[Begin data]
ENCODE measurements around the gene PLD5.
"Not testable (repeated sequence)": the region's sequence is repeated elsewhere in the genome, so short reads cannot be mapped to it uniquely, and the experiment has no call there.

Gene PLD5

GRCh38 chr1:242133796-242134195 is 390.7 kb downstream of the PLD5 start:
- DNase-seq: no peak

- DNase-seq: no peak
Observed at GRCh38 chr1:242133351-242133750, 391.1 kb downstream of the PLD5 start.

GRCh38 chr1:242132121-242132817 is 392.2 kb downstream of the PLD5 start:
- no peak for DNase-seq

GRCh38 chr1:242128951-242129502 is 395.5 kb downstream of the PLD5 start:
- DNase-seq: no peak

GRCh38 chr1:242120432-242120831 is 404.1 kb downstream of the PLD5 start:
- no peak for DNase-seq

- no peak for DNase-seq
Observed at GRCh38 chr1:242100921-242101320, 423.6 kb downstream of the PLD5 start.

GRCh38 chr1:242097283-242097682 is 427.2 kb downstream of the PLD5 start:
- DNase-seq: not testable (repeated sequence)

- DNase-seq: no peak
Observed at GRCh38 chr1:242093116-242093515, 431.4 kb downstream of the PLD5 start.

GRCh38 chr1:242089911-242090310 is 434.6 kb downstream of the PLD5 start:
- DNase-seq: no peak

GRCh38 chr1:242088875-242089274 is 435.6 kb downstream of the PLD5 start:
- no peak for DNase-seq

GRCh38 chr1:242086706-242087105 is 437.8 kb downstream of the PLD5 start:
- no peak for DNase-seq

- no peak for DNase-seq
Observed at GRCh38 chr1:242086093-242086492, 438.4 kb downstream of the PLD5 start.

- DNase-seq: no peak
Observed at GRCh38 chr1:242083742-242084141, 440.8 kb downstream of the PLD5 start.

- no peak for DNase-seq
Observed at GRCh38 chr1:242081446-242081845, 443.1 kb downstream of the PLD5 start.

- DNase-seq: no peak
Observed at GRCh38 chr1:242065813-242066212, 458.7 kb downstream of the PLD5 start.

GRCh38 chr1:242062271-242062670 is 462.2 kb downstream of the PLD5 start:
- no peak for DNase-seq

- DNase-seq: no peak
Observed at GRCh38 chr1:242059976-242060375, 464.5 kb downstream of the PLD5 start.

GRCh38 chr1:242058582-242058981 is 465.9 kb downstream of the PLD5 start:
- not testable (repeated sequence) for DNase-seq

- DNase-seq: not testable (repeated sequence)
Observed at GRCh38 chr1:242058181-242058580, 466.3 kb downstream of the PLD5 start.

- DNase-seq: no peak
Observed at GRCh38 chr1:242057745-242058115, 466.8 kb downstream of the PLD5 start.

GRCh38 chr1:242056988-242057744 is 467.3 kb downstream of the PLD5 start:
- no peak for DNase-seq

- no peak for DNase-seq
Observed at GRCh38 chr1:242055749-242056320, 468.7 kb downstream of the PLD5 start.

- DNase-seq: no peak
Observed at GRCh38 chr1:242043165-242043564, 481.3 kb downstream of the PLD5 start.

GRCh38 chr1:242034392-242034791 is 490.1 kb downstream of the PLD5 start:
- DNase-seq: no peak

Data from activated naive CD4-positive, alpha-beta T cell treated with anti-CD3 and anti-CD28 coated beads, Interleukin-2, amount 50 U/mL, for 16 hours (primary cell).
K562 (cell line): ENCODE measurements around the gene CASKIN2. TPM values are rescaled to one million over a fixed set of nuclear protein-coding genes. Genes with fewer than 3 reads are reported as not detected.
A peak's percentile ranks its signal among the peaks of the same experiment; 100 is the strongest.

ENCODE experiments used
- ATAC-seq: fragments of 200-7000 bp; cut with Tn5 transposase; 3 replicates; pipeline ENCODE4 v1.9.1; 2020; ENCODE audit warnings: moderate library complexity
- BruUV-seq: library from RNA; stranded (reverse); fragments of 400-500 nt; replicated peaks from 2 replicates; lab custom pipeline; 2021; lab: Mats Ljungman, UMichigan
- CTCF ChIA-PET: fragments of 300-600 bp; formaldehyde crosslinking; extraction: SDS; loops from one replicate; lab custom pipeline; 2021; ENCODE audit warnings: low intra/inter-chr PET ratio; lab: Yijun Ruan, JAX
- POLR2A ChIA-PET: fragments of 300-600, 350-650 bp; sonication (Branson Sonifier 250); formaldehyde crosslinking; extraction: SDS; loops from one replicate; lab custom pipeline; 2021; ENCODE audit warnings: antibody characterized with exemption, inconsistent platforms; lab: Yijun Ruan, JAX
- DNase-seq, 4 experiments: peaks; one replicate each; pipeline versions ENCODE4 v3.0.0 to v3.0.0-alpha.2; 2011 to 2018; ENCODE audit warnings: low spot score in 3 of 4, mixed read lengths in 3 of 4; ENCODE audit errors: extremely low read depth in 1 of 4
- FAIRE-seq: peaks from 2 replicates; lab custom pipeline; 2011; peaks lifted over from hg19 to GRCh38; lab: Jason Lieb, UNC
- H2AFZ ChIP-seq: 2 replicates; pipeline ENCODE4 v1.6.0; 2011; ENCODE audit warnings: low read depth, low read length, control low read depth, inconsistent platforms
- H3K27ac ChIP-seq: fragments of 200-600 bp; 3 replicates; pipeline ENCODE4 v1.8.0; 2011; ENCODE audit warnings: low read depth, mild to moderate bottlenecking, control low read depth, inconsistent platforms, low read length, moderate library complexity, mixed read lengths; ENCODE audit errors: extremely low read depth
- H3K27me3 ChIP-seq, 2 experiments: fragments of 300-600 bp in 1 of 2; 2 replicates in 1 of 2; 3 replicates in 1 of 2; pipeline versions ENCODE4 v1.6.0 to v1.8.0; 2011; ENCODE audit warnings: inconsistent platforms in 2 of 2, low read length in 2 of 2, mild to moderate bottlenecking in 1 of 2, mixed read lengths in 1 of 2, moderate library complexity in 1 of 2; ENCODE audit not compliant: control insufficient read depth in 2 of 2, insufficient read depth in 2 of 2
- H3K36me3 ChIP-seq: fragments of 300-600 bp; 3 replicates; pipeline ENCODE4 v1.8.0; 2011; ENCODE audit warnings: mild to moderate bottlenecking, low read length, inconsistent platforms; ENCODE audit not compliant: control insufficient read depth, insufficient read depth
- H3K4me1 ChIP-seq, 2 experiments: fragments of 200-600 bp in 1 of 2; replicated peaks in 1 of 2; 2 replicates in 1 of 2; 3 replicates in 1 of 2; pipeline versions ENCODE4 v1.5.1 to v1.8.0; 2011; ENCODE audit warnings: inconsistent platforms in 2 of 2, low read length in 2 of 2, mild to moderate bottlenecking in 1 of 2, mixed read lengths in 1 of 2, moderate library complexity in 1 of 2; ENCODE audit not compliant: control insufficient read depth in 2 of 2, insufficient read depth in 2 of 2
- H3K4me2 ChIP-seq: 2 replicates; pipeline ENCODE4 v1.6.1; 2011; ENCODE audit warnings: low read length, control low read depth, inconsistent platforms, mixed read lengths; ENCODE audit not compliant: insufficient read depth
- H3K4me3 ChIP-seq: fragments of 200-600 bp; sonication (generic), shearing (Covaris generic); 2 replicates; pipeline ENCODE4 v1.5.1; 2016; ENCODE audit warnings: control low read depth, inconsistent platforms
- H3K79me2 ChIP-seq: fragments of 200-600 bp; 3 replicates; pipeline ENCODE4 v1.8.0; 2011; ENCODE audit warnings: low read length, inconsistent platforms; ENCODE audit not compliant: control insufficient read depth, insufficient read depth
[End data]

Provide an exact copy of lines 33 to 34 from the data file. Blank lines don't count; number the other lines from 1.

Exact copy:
Observed at GRCh38 chr1:242065813-242066212, 458.7 kb downstream of the PLD5 start.

GRCh38 chr1:242062271-242062670 is 462.2 kb downstream of the PLD5 start: